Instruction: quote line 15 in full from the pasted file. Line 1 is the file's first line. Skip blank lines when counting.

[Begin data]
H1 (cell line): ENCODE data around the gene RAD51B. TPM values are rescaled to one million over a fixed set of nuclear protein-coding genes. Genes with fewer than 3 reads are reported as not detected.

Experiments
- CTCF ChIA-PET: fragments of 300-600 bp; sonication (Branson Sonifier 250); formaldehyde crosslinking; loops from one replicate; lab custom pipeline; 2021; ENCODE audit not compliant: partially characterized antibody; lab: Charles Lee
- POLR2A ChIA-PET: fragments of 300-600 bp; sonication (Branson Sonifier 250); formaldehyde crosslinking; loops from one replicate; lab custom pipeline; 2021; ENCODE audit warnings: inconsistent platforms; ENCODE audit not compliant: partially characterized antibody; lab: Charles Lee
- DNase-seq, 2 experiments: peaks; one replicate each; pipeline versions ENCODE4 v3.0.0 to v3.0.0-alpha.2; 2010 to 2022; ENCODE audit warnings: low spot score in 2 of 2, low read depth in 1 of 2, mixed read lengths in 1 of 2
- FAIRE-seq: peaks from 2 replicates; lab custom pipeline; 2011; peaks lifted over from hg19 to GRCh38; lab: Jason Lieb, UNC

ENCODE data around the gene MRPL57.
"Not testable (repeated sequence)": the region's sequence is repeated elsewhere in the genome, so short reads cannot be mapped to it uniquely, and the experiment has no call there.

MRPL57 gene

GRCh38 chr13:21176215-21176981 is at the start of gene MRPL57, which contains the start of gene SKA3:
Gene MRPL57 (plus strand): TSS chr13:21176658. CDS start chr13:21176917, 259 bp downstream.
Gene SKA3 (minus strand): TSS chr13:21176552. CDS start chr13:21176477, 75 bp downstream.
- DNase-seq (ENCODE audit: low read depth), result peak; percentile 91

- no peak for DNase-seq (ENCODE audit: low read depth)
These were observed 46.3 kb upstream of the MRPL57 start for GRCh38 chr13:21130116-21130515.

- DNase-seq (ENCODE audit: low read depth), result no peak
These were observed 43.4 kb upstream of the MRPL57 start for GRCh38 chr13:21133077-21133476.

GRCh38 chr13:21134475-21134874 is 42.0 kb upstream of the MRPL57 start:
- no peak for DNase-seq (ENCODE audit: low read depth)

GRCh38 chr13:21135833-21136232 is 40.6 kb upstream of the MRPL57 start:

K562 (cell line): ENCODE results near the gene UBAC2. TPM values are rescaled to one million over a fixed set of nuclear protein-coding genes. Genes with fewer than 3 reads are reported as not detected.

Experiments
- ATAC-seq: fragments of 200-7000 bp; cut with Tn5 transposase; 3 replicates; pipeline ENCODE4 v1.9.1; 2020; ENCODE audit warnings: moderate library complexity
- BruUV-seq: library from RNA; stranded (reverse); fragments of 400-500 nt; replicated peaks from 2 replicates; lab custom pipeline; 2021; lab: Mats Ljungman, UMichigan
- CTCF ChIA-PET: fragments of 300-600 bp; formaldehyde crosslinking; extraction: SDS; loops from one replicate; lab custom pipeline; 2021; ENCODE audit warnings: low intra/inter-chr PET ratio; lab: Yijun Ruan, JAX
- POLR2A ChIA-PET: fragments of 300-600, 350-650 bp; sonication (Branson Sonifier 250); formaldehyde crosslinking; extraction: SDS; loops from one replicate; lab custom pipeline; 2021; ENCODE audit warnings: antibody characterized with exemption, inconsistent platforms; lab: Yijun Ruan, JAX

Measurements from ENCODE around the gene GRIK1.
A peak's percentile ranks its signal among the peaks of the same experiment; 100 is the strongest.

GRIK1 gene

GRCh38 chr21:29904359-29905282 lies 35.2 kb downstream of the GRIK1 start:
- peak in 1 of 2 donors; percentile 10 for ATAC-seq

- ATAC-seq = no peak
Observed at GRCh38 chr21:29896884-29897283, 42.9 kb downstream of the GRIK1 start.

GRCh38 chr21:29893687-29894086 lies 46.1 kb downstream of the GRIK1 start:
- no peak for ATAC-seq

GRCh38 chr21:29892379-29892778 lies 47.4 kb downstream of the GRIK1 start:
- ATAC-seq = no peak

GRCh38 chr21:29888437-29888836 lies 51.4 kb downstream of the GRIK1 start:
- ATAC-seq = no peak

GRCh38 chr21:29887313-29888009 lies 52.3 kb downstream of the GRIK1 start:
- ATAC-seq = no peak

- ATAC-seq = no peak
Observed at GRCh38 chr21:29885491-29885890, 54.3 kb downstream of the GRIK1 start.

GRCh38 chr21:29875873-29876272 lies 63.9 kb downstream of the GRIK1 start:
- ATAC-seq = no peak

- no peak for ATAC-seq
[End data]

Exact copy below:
These were observed 46.3 kb upstream of the MRPL57 start for GRCh38 chr13:21130116-21130515.